FEAR paralyzes me as soon as I grip my pen. I am not sure if I will make sense out of the written word, especially after attending my first formal workshop.

It has been two months since I went to Baguio and had my poems critiqued by some of the country’s established and respected writers. Still, their words ring clear in my mind, causing my worst case of writer’s block to date. Now I freeze even only at the thought of writing.

It all started when one of my editors encouraged me to try my luck in joining the 3rd UST National Writers’ Workshop. I submitted what I thought were my most decent poems and nervously waited for the results. When I learned that I was accepted, I was delirious with joy. But I was also uneasy because I knew that I needed to be a masochist in order to survive and learn from the weeklong workshop. That was the reason why I joined the workshop in the first place—to learn.

I slept fitfully the night before our departure, agonizing about what would happen in the following days. When the alarm clock rang at four in the morning, I dragged myself to the kitchen and fixed a bowl of hot soup for my queasy stomach. I was on the brink of a nervous breakdown, with excitement and dread coursing through my body at the same time. Though I mentally kept remembering my friends’ reassurances, I simply couldn’t calm down. I would have given everything for me to change into an ant and scurry away unnoticed when the time came for my poems to be chopped into tiny, irretrievable pieces.

We were oriented immediately when we arrived at Hotel Veneracion and Restaurant later that afternoon. They told us that our work—whether poems or short stories—were accepted because they had potential. In short, they could still be “salvaged,” both literally and figuratively. The panelists from the UST Center for Creative Writing and Studies—Dr. Ophelia Dimalanta, Dr. Cirilo Bautista, Jose Victor Torres, Eric Melendez, Ramil Gulle, Lourd de Veyra, Michael Coroza and Rebecca Anonuevo—all looked like they were just holding back the fire for the next day’s session.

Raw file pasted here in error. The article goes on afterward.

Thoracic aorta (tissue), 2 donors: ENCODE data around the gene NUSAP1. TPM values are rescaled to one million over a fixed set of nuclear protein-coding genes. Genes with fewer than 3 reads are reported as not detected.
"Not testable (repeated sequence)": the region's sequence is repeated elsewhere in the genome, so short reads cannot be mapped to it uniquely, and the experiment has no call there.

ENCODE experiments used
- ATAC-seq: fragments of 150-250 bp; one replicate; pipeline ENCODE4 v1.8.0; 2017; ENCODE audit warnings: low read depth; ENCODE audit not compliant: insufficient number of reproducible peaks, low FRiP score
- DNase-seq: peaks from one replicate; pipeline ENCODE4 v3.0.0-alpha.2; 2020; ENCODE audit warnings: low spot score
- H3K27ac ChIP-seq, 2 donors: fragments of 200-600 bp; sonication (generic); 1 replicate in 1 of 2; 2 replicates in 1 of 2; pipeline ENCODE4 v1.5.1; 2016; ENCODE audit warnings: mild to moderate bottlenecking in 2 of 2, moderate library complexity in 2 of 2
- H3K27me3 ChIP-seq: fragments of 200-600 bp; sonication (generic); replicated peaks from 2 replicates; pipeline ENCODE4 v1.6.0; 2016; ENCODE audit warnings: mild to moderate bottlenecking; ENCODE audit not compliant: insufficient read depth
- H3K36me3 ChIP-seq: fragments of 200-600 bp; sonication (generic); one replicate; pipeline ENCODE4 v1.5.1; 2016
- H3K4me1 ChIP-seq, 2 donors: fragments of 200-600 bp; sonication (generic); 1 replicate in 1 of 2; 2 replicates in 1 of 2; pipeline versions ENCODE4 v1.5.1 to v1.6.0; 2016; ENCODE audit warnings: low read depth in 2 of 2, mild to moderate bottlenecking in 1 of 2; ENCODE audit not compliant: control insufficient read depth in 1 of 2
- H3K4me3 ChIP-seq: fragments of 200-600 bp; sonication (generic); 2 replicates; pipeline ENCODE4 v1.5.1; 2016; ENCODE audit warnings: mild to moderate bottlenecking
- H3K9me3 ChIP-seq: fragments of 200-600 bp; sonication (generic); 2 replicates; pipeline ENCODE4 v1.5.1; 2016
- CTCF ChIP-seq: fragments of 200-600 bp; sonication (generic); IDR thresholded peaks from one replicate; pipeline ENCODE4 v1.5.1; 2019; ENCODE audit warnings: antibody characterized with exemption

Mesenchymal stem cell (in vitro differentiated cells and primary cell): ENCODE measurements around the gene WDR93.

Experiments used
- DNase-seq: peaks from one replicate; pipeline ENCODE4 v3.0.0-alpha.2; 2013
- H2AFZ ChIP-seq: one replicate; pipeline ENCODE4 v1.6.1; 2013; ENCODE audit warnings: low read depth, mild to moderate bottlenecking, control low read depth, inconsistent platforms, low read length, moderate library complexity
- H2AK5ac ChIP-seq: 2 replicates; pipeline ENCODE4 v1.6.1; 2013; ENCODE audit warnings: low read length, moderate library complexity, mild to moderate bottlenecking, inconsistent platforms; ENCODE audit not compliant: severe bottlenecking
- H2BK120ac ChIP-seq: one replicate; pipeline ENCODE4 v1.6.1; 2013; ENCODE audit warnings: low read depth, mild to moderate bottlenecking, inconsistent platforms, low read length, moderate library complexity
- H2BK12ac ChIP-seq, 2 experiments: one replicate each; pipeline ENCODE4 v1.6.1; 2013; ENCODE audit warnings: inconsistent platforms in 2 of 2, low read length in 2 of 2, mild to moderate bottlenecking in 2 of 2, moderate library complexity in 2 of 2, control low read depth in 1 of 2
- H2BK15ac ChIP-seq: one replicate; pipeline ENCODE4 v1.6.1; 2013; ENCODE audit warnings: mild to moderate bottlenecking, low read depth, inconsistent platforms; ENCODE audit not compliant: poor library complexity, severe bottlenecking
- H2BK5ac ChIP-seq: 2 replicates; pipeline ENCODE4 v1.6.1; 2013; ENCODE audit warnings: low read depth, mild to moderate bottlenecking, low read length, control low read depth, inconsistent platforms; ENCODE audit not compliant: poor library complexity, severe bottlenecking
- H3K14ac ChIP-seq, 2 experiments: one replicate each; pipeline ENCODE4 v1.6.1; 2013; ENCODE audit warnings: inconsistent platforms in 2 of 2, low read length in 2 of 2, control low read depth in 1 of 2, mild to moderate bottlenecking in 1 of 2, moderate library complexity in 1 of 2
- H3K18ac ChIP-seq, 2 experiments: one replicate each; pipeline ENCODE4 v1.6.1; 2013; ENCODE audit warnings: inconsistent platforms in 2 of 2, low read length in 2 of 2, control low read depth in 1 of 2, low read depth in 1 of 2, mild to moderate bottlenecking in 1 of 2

Artistic 'Juans' take on freedom

True enough, the next day, the tension was so thick that it seemed to swallow us all as early as the first session. All I could hear was the sound of spoons in porcelain cups and the soft rustle of papers. I glanced at my roommate, who looked understandably subdued as her poem was the first to be critiqued that day. Earlier she had practiced her poker face. But how could you keep a straight face as the panelists criticize your work right then and there?

I had a hard time keeping a poker face myself when it was my turn. My panelists were Ma’am Ophie, Sirs Cirilo, Ramil and Lourd. “Absence of clarity…you should not repeat words…don’t leave questions unanswered,” were just a few of their comments on my poem. For some reason, I managed to stay put on my seat until they revealed the authorship of my poems and I was given the chance to speak. My voice shook as I thanked them for their comments.

By the end of the day, I was so stressed and on the edge of melodrama. I decided that upon returning to Manila, I would purge myself. Maybe I ought to burn all my useless poems, I thought. They are all crap, anyway.

As I sat brooding in the sala of the hotel, the other fellows invited me to go shopping. I went along with them to look for good secondhand books. Although I did not buy anything, I went back to the hotel more cheerful. Talking to my companions, who share my passion for writing, helped a lot in reducing my angst.